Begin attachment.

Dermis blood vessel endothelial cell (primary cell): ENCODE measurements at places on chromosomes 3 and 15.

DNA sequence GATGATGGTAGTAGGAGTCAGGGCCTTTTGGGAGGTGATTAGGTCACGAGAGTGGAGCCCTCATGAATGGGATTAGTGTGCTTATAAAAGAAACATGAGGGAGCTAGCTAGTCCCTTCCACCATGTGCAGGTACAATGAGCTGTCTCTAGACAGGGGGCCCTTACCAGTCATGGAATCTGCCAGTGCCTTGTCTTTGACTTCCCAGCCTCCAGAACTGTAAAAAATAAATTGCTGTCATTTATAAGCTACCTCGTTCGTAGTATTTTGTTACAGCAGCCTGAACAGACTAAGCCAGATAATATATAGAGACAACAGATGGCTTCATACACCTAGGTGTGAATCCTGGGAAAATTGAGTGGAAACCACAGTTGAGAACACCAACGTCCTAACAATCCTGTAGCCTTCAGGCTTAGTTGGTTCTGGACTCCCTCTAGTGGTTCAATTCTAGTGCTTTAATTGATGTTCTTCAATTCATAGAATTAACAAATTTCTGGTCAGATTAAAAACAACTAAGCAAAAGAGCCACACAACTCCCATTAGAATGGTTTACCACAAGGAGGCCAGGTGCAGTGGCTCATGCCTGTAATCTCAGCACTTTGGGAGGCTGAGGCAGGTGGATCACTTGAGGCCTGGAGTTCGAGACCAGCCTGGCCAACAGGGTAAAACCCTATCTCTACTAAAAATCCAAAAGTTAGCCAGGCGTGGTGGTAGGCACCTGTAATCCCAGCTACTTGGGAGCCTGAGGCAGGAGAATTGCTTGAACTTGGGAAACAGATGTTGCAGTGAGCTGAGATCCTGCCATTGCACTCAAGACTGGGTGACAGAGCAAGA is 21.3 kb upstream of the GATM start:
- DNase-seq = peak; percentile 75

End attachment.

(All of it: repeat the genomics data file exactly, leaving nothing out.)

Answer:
Dermis blood vessel endothelial cell (primary cell): ENCODE measurements at places on chromosomes 3 and 15.

DNA sequence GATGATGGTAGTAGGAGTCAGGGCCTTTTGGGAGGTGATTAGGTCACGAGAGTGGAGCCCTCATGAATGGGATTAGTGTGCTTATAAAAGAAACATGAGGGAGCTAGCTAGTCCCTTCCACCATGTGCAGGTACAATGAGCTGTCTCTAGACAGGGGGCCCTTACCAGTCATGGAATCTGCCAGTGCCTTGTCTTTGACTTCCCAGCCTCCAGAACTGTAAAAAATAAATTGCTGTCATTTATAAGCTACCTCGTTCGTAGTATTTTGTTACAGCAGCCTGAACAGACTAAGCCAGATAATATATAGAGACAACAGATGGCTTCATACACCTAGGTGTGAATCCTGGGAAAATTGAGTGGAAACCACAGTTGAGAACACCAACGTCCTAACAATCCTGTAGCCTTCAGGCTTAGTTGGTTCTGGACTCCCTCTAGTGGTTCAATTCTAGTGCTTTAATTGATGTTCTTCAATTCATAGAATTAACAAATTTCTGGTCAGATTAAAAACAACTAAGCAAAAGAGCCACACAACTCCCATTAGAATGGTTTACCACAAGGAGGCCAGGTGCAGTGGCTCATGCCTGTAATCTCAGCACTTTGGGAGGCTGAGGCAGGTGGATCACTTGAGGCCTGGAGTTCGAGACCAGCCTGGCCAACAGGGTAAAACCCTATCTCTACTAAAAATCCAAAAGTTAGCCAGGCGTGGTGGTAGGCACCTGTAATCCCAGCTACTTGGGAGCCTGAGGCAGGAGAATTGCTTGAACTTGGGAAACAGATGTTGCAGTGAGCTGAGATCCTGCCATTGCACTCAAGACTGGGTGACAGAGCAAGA is 21.3 kb upstream of the GATM start:
- DNase-seq = peak; percentile 75